Posts tagged with leonardo da vinci

[I]t is … anachronistic to apply the term artist with its modern connotation to Leonardo [da Vinci]. Artists in the sense that we understand and use the word, meaning practitioner of fine art, didn’t exist in Leonardo’s time. It would be more appropriate to use the word artisan in its meaning of craftsman or skilled hand worker.

In the historical literature ∃ a perfectly good term to describe Leonardo and his ilk, Renaissance artist-engineer, whereby one can actually drop the term Renaissance as this profession already existed in the High Middle Ages before the Renaissance is considered to have begun.

[T]he artist-engineers were … regarded as menials. An artist-engineer was expected to be a practical mathematician, surveyor, architect, cartographer, landscape gardener, designer and constructor of scientific and technical instruments, designer of war engines and supervisor of their construction, designers of masks, pageants, parades and other public entertainments oh and an artist.

The … polymath … that everybody raves about when discussing Leonardo … actually … perfectly normal … any Renaissance artist-engineer—the only difference being that Leonardo was better at nearly all of them than most of his rivals.

As far as his dissections and anatomical drawings are concerned these belong to the standard training of a Renaissance artist-engineer—the major difference here being that Leonardo appears to have carried these exercises further than his contemporaries and his anatomical sketches have survived whereas those of the other Renaissance artists have not.

Having denied Leonardo the title of artist I think it is only fair to point out that it was the generation to which Leonardo belonged who were the first to become recognised as artists rather than craftsmen and in fact it has been claimed that Raphael was the first artist in the modern sense of the word….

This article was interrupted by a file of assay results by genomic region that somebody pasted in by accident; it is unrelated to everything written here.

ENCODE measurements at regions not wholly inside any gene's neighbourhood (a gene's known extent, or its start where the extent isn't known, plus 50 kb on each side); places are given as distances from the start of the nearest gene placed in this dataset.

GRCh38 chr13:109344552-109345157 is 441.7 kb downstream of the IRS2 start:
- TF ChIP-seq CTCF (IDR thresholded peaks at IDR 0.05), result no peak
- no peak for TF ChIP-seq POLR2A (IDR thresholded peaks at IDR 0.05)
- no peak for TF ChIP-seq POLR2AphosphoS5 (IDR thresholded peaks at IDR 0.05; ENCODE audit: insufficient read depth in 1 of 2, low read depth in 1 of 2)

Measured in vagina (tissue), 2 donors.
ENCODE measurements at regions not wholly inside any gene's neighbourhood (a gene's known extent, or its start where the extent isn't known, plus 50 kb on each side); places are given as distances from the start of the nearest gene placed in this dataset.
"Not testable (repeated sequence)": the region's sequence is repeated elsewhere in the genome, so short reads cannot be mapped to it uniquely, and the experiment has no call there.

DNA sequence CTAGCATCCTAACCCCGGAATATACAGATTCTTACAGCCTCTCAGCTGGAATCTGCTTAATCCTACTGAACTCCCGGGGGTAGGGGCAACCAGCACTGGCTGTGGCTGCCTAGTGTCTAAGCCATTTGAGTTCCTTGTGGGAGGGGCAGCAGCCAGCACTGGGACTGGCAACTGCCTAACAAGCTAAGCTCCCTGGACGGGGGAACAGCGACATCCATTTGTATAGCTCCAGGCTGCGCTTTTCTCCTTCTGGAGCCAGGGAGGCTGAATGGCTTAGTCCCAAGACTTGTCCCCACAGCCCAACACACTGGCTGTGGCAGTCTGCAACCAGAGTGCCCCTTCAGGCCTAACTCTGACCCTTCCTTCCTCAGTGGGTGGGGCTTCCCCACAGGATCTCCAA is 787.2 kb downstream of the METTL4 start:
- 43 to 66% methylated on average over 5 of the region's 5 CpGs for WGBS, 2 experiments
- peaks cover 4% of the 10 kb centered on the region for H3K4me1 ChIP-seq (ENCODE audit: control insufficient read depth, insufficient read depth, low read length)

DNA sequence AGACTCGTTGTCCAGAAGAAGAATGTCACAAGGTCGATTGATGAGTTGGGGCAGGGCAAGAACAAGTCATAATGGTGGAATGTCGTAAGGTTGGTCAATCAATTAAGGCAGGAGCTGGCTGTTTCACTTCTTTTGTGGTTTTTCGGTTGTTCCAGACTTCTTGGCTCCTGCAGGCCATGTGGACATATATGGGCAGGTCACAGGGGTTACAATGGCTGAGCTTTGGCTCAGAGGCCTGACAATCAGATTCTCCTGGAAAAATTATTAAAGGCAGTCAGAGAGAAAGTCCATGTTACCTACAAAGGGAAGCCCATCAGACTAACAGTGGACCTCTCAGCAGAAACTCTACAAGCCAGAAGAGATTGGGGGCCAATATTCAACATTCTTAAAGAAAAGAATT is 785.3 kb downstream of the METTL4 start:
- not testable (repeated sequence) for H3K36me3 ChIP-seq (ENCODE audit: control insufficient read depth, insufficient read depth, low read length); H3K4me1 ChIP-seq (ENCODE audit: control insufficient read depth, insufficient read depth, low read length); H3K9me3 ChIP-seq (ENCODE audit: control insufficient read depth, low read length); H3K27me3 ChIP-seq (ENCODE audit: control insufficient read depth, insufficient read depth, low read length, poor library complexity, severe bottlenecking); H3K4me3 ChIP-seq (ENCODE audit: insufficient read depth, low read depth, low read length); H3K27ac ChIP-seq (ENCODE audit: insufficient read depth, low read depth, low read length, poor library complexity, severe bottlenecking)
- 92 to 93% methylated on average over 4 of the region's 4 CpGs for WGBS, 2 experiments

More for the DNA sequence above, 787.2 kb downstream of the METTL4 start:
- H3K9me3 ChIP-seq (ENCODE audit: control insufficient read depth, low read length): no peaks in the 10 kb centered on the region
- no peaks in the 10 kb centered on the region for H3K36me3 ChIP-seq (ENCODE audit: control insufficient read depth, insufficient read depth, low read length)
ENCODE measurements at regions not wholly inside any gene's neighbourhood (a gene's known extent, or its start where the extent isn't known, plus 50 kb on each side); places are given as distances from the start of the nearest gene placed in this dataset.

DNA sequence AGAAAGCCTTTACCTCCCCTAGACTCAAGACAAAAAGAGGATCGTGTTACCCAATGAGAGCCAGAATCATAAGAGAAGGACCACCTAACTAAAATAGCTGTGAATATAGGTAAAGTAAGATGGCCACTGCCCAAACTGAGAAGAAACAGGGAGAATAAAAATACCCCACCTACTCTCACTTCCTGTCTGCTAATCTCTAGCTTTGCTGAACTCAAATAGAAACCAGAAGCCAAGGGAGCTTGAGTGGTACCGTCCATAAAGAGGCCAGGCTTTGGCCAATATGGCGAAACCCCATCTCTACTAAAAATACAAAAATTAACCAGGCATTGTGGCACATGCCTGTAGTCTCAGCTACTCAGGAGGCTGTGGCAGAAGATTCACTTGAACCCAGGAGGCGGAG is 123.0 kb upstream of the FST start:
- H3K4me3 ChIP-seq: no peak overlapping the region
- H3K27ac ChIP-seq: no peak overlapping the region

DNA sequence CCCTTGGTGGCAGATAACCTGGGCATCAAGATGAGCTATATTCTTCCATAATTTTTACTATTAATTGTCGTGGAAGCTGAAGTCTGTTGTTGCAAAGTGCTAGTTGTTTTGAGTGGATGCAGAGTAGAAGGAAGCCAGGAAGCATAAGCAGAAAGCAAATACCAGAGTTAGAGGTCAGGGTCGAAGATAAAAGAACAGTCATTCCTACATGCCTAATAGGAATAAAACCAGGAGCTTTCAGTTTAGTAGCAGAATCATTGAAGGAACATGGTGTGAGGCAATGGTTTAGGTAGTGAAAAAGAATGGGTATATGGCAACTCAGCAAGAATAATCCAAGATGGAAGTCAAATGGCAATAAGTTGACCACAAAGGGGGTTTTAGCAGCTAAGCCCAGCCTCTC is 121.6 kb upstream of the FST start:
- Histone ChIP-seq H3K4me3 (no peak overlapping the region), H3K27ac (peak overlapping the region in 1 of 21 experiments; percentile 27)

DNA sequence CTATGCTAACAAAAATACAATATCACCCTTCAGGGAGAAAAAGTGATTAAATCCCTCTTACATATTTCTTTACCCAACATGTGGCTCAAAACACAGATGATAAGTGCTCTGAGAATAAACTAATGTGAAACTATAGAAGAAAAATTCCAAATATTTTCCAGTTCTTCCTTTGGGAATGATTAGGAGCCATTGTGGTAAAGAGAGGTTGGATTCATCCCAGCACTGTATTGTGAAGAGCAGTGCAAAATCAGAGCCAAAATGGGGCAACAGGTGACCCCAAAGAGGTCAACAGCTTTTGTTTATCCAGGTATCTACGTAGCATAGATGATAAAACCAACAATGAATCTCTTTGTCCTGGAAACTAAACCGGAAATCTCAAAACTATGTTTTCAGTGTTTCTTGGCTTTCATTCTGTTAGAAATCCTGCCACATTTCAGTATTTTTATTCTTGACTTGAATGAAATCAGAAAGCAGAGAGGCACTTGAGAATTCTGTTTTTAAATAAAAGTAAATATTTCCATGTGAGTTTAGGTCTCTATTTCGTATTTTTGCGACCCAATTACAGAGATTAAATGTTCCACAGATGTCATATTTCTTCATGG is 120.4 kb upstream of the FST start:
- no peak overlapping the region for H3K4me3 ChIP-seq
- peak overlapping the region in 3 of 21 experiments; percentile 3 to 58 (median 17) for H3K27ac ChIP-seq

[an exhibition on da Vinci] emphasises the few occasions where Leonardo drew something new or unexpected whilst ignoring the vast number of scientifically normal or often incorrect drawings, thereby creating the impression that his anatomical drawings were much more revolutionary than they in reality were. Also whilst the drawings published by Vesalius in his De fabrica in 1543, i.e. a couple of decades after Leonardo’s death, are possibly not quite as good artistically, as those done by Leonardo, they are medically much more advanced.

Thony Christie (@rmathematicus)

(Source: thonyc.wordpress.com)




We [cannot] persist in seeing Leonardo [da Vinci] as an artist on the one hand and a scientist and technologist on the other. The common response is to suggest that he recognised no divisions between the two….

This doesn’t quite hit the mark, however, because it tacitly accepts that ‘art’ and ‘science’ had the same connotations in Leonardo’s day as they do now. What Leonardo considered arte was the business of making things. Paintings were made by arte, but so were the apothecaries’ drugs and the weavers’ cloth.

…the people who made [paintings] were tradesmen paid to do a job, and manual workers at that. Leonardo … strove to raise the status of painting so that it might rank among the ‘intellectual’ or liberal arts, such as geometry, music, and astronomy.

Scienza, in contrast, was knowledge—but not necessarily that obtained by … experiment…. Medieval scholastics had insisted that knowledge was what appeared in the books of Euclid, Aristotle, Ptolemy, and other ancient writers, and that the learned man was one who had memorized these texts.


The celebrated humanism of the Renaissance did not challenge this idea but merely refreshed it, insisting on returning to the original sources rather than relying on Arabic and medieval glosses.

Philip Ball, Flow: Nature’s Patterns

Tie-in 1: During my lifetime, progress is taken for granted.

  • "The pace of technological change is getting faster and faster"
  • "We can’t keep up with our own progress!"
  • "The world is more interconnected and dynamic than ever"
  • "Growth just happens"
  • "Equities for the long run"

But during the first millennium ano domini, and pretty much until the Renaissance, it was generally assumed (by European Christians) that the World was in a Fallen State. That we left Eden long ago, and that now the very bones of the Earth were decayed and decrepit. (according to Tom Holland)

Tie-in 2: In an upcoming article I’m going to pull out some of the best quotes from discussion of the Galileo Affair on Thony Christie’s website. My history of science was wrong.




Children are used to not understanding everything that’s said around them.
Ed Catmull, founder of Pixar